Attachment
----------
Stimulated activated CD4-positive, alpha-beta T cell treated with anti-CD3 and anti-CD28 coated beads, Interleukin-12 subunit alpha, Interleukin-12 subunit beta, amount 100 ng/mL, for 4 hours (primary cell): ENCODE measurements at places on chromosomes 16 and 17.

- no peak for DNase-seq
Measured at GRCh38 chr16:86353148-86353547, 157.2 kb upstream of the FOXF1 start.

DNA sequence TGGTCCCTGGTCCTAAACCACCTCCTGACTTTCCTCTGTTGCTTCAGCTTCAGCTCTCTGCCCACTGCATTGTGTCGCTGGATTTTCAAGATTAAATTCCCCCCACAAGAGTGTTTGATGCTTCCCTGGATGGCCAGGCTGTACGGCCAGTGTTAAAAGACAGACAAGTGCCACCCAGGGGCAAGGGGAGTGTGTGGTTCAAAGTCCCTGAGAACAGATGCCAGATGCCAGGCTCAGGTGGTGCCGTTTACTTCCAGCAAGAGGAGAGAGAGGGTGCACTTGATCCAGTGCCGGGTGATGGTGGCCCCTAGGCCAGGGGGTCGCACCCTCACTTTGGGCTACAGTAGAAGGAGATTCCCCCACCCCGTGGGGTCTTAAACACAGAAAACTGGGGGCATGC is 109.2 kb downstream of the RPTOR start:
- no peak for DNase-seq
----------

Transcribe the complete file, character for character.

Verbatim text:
Stimulated activated CD4-positive, alpha-beta T cell treated with anti-CD3 and anti-CD28 coated beads, Interleukin-12 subunit alpha, Interleukin-12 subunit beta, amount 100 ng/mL, for 4 hours (primary cell): ENCODE measurements at places on chromosomes 16 and 17.

- no peak for DNase-seq
Measured at GRCh38 chr16:86353148-86353547, 157.2 kb upstream of the FOXF1 start.

DNA sequence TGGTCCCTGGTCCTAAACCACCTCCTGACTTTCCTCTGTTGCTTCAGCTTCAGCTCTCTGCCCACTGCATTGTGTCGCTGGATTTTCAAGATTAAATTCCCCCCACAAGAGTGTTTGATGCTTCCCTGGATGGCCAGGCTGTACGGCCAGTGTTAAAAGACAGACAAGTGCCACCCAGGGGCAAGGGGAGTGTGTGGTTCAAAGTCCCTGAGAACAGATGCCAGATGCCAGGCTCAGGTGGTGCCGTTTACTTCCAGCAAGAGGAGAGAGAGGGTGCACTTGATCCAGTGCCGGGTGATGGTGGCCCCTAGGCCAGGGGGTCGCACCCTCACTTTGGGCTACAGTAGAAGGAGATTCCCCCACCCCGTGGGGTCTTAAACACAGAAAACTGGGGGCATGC is 109.2 kb downstream of the RPTOR start:
- no peak for DNase-seq